The second, on the other hand, is a topic that’s been written by just about every single TOP SEO expert out there.

All I’m saying is, sure, you can probably cover the topic well, but good luck 10xing something as awesome as Backlinko’s link-building guide.

It’s experience-backed.

You use real-life case studies and examples to drive the point home.

This is what adds some serious value to your content - instead of just rewording different sources, you’re actually adding something new to the table.

If you don’t have much experience or case studies on the topic, worry not!

You don’t have to use only your own experiences or case studies. Scour the web, and see what other people have written, and mention THEIR experience.

That’s EXACTLY what we did with the SaaS marketing guide: we read a TON of case studies on the topic, and mentioned them in our guide.

It provides better content UX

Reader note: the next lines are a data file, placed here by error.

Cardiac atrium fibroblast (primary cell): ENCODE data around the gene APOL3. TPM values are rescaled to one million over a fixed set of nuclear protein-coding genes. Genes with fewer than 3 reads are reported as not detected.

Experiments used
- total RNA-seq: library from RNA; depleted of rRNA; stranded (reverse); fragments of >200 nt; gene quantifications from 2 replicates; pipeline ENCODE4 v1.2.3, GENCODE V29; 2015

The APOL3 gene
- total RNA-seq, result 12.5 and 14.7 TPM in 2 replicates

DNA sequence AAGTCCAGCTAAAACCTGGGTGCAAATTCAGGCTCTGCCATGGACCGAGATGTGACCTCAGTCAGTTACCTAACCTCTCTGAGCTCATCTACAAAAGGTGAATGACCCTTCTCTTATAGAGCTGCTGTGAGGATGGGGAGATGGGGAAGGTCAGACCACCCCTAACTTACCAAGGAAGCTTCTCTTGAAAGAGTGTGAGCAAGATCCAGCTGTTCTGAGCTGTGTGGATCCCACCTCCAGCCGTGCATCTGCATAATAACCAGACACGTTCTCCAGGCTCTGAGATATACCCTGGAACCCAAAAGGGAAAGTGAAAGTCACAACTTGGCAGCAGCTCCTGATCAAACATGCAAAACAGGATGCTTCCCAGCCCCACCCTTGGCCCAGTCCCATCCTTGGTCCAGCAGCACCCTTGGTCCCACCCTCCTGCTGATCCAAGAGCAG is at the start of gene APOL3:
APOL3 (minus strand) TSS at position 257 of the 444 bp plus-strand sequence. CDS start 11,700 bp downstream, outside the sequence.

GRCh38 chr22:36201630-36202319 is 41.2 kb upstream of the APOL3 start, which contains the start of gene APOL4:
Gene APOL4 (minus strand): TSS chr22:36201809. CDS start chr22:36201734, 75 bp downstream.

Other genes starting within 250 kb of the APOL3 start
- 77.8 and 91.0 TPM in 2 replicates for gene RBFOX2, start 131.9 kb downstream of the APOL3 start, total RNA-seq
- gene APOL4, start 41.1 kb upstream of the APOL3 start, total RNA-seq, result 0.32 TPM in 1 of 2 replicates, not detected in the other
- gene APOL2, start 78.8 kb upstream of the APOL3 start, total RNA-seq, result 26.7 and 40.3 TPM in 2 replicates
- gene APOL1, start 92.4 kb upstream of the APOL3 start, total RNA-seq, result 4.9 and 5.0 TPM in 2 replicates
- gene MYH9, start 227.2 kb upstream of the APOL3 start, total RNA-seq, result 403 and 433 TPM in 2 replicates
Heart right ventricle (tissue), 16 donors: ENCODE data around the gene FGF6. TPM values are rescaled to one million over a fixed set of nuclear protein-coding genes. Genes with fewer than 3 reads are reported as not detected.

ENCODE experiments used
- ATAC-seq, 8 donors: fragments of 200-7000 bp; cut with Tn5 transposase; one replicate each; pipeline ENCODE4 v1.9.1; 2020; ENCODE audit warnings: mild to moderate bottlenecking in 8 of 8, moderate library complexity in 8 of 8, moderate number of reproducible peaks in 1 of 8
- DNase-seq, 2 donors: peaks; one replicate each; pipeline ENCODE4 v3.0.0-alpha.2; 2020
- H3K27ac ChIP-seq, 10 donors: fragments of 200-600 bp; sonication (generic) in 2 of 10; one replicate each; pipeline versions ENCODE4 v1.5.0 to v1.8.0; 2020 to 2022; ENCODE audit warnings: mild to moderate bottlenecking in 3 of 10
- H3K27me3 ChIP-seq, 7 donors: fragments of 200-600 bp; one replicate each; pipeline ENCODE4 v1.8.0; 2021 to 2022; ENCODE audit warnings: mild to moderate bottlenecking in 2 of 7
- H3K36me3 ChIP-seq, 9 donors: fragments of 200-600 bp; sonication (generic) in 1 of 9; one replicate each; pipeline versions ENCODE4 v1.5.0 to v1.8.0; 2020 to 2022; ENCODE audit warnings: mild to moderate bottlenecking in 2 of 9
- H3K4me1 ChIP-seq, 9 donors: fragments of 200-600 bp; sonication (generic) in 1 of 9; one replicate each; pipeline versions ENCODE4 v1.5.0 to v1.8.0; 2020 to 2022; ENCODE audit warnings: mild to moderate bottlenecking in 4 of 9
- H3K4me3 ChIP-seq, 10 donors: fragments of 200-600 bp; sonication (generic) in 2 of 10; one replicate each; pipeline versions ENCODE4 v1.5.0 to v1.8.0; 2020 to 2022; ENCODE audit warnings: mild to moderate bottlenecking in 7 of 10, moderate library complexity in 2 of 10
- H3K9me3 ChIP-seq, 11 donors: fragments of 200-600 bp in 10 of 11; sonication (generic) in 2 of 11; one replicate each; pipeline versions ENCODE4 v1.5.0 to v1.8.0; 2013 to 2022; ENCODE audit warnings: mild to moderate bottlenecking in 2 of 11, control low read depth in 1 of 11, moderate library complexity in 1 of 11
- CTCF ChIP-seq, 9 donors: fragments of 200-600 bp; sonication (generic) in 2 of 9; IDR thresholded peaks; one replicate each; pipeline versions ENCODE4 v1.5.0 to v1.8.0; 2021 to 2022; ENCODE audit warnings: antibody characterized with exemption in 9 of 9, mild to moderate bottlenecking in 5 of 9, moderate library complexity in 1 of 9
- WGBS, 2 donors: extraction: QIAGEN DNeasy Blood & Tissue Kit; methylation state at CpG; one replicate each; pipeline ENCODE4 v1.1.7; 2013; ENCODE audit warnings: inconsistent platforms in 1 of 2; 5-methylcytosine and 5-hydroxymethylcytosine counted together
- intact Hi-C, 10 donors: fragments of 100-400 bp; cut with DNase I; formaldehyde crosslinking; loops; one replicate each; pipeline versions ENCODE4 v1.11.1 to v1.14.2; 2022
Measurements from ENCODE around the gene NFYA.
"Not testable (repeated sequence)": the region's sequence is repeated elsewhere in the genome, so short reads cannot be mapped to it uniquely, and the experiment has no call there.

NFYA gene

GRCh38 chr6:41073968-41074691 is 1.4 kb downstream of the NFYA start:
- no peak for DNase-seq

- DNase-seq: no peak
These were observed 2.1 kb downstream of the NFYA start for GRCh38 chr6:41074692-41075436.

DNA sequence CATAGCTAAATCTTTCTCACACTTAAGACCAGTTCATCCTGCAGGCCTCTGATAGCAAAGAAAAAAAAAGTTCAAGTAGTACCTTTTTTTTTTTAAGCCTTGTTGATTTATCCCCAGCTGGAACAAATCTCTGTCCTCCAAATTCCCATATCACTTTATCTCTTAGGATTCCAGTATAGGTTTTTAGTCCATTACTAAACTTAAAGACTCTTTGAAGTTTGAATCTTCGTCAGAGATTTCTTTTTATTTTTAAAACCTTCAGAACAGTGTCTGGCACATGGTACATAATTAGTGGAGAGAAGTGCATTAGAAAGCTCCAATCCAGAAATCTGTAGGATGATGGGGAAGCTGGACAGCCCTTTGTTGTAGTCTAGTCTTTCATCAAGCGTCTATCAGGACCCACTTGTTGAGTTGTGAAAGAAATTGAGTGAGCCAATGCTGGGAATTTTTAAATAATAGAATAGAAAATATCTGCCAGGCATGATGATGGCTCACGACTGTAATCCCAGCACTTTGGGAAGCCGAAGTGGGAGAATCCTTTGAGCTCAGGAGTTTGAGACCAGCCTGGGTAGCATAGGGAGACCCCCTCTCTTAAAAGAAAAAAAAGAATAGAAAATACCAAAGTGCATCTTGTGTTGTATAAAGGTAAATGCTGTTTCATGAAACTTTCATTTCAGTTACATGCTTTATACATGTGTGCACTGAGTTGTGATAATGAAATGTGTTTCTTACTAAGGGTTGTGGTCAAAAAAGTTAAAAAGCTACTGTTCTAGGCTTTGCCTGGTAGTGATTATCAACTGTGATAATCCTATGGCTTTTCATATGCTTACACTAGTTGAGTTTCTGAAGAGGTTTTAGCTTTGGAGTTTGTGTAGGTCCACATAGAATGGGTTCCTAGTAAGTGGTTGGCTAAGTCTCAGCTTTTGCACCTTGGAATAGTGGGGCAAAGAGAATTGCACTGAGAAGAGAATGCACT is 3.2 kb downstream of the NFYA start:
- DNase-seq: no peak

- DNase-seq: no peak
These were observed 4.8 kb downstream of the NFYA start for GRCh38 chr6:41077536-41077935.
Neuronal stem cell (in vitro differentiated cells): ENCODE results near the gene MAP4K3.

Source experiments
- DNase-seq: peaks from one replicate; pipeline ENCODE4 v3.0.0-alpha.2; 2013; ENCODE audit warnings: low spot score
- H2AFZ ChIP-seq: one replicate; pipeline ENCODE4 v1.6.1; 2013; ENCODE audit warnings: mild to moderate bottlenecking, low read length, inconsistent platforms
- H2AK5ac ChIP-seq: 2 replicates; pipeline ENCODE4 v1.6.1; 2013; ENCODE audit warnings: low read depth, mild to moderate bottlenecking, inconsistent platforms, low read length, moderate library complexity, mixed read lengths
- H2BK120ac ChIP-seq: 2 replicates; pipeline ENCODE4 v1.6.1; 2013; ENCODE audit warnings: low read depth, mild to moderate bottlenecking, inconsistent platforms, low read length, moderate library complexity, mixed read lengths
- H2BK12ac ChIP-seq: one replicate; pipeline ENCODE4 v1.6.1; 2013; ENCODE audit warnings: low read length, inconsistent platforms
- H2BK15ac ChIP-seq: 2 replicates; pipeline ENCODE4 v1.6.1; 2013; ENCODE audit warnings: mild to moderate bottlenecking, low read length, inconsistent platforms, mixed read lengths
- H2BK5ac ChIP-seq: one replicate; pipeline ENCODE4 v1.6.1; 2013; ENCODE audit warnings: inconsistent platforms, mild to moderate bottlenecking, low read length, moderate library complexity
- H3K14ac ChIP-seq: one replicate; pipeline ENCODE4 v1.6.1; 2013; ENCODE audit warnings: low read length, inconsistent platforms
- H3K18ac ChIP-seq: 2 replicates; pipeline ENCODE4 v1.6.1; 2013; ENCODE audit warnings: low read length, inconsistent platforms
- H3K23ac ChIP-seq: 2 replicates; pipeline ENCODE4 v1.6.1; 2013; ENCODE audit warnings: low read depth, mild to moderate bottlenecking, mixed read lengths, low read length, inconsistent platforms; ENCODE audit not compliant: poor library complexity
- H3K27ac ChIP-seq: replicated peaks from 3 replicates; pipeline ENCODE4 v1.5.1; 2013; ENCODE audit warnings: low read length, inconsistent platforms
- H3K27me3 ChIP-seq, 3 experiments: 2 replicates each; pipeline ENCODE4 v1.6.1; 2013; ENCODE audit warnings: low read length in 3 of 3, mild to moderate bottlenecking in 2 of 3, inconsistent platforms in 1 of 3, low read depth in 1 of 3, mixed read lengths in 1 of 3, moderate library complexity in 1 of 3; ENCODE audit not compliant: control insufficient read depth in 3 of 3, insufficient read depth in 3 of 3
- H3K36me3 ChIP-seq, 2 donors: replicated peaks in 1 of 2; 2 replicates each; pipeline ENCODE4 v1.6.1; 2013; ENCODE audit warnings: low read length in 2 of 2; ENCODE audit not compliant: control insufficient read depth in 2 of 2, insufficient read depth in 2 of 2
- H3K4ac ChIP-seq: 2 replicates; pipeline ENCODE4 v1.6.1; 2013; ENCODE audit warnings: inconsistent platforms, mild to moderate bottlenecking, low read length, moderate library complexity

Meaning, your content is jam-packed with graphics, relevant images, and pretty much whatever else that makes it easier to digest.

Compare this:

example of bad blog content structure SEO

To this:

what is search engine optimization

The way your content looks and reads really matters.

So, we used a TON of visual elements in the SaaS marketing guide. This included screenshots, template boxes:

email template

Pro tip boxes:

pro tip box

And a bunch of other minor stuff.

To really differentiate ourselves, though, we also used the Smart Content Filter plugin to make the guide easier to digest. It was, after all, 14k words - not something you read on your lunch break.

search filter

You can use the plugin to filter the tactics by:

  • Budget Size
  • Growth Impact
  • Marketing Channels

And the guide will automatically show you the tactics that fit your criteria!

Promote Your Content